Yesterday I wrote about the suspicious timing of the Department of Justice opening an investigation into the credit rating practices of Standard & Poor′s with regards to mortgage-backed securities. How it comes on the heels of the S&P downgrade of the U.S. Treasury bond rating. Two points need to be made as why this is suspicious. First, While S&P may actually warrant an investigation on their ratings of the mortgage-backed securities, so too do Moody′s and Fitch. In fact, Moody′s in particular, since they specialize in rating private equity. Secondly, we often hear from the Democrats and the Obama administration about how only S&P downgraded the U.S. AAA rating, which is seen as a rash, unwarranted decision. But the truth of the matter is that other credit rating agencies downgraded U.S. Treasuries BEFORE Standard & Poor′s did.
Now, there are several ′flavors′ of credit rating agencies. The big boys, S&P, Moody′s and Fitch, are hired by those issuing a security to have it graded. One could say this is a conflict of interest, or at least a disadvantage to those who purchase such securities. The Securities and Exchange Commission has a total of ten credit rating agencies on their NRSRO list, Nationally Recognized Statistical Rating Organization. These ten agencies are considered by the SEC to be reliable and trustworthy, and they include all three of the ′Big Boys′. But the list also recognizes an independent rating agency, which is paid by investors to examine and rate a security. That company is Egan-Jones, and they downgraded U.S. Treasuries from AAA to AA+ back in mid-July.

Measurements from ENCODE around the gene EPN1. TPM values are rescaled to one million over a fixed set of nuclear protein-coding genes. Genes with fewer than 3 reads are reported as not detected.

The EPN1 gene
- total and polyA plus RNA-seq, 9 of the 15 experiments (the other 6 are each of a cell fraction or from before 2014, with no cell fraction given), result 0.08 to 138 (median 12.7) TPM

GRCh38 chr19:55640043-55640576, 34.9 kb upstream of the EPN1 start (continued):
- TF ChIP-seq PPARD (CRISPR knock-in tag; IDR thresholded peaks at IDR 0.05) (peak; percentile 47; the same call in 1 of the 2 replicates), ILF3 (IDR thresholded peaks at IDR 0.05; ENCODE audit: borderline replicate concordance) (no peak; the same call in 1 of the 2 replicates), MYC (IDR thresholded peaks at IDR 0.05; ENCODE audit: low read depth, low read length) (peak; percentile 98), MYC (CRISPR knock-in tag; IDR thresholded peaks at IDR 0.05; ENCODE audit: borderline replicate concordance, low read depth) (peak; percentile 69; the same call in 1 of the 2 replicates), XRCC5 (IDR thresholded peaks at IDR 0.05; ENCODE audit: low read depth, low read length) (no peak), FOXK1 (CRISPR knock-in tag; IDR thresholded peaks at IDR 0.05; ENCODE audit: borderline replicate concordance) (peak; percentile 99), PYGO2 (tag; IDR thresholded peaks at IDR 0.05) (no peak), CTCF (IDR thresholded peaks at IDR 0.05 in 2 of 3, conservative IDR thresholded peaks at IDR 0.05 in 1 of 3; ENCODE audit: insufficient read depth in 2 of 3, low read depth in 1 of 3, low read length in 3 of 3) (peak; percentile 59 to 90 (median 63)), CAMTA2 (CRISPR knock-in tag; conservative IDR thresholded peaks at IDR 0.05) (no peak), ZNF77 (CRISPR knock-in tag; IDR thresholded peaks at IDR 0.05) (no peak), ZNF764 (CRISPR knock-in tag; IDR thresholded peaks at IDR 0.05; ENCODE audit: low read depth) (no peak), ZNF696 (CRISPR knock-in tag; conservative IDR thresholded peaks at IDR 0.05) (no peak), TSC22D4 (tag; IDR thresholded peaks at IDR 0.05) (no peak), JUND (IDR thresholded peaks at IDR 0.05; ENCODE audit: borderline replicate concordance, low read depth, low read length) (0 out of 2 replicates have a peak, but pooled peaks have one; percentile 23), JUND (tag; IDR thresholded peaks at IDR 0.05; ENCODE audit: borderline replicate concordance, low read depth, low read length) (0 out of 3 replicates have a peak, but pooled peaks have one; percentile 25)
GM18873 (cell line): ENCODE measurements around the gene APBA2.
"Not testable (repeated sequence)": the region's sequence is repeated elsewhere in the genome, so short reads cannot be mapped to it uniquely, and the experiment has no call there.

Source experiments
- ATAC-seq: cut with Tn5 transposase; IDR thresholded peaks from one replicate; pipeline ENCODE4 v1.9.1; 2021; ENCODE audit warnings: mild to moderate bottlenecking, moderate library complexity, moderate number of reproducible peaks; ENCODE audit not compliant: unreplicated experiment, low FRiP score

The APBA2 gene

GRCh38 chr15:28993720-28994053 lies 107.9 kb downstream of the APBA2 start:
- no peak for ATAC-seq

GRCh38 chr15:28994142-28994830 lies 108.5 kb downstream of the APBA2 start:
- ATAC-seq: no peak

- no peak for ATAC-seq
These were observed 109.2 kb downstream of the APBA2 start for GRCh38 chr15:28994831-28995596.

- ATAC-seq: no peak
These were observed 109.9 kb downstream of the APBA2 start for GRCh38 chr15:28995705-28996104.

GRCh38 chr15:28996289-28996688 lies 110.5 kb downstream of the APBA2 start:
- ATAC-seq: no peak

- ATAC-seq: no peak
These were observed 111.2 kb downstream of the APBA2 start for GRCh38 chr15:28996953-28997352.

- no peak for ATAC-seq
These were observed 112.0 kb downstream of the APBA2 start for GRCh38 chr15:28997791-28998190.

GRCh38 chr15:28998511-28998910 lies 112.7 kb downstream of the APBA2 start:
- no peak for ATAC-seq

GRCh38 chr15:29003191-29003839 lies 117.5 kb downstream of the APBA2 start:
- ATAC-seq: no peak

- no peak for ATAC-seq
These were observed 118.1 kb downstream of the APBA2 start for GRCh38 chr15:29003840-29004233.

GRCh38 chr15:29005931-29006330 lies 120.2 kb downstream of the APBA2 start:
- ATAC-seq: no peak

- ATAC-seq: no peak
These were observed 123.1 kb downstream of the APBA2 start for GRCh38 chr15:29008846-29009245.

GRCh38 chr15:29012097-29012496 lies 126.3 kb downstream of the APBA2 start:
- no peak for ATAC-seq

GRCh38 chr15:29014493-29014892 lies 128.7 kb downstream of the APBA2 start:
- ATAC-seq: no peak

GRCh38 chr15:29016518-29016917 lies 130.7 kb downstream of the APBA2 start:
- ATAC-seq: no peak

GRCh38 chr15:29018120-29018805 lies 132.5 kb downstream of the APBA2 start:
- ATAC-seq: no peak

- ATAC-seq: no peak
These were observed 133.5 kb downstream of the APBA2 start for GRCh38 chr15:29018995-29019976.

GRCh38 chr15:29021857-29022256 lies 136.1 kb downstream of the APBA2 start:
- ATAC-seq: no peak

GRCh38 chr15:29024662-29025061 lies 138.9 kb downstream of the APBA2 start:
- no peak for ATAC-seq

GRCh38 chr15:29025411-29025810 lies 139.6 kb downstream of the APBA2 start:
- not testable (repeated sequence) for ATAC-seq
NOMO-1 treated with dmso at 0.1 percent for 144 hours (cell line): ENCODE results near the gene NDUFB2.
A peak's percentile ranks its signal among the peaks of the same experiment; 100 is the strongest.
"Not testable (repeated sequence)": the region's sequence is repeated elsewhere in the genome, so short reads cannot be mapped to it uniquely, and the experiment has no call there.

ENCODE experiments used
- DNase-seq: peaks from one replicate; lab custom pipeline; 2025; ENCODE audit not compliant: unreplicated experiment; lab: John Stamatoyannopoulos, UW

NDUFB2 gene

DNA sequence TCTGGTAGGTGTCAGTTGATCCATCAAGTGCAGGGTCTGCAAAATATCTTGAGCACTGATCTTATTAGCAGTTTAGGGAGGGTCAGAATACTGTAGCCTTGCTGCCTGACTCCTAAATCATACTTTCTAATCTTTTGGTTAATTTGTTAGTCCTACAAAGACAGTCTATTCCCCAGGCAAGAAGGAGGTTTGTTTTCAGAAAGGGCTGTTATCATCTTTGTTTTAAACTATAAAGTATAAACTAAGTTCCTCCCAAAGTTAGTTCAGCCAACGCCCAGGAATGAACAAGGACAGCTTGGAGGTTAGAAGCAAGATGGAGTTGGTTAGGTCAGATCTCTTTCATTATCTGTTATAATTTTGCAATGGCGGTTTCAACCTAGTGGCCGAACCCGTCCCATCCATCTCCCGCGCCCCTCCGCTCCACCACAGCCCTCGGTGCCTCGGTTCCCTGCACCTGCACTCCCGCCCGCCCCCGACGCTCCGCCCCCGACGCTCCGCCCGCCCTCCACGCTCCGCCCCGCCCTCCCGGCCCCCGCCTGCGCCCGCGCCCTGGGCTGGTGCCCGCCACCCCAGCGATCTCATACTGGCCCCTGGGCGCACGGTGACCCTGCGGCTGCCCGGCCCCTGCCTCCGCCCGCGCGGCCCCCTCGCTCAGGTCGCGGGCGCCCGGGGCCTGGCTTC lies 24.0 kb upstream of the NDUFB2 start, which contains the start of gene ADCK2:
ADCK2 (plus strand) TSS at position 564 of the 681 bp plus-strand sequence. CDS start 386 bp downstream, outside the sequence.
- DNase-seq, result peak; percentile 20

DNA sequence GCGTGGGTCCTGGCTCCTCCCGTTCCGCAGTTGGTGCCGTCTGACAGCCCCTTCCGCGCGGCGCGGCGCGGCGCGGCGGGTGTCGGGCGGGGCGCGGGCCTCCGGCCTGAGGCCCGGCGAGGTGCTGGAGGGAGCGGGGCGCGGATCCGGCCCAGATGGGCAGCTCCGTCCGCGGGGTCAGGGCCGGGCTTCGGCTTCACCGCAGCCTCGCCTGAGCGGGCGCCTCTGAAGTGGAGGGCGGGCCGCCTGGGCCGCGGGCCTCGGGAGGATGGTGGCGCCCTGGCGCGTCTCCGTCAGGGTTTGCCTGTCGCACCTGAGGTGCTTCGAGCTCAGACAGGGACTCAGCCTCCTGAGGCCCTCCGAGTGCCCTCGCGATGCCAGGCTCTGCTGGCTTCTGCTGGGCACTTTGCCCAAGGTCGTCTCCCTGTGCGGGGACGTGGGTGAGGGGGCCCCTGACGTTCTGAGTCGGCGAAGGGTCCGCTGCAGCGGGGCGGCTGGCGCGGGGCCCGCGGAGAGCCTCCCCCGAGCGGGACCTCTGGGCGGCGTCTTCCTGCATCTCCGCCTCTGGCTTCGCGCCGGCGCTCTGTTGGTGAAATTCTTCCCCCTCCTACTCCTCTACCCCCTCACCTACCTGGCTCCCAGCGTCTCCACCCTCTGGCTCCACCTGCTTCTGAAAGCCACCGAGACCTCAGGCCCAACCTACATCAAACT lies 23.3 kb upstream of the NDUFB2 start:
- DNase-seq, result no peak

Another firm, which is not on the NRSRO list, Weiss Ratings, was actually the first U.S. firm to downgrade the United States. Back in April, they removed the AAA status to BBB. By mid-July, they downgraded America again to BBB-, just a single notch above junk bond status. As early as May 2010, Weiss publicly challenged the major ratings agencies to downgrade U.S. bonds. In July 2010, the Chinese firm of Dagong was listening and they downgraded U.S. bonds to AA, then A+ last November to just A in August, 2011.
So the point here is simple. Not only is Standard & Poor′s apparently being singled out for possible legal issues in their rating of mortgage-backed securities, despite other firms also doing the same, but this whole argument that the S&P downgrade of U.S. bond ratings being unfair and uncalled for is totally false. Other agencies have also downgraded us before S&P did. Some could say that their downgrades were far more objective and timely. But either way, the Department of Justice investigation of Standard & Poor′s is looking more like a witch hunt, or some political attack, than an objective review of the facts. Oh, late Thursday, a DOJ leak to the press claims that they are now also investigating Moody′s, too.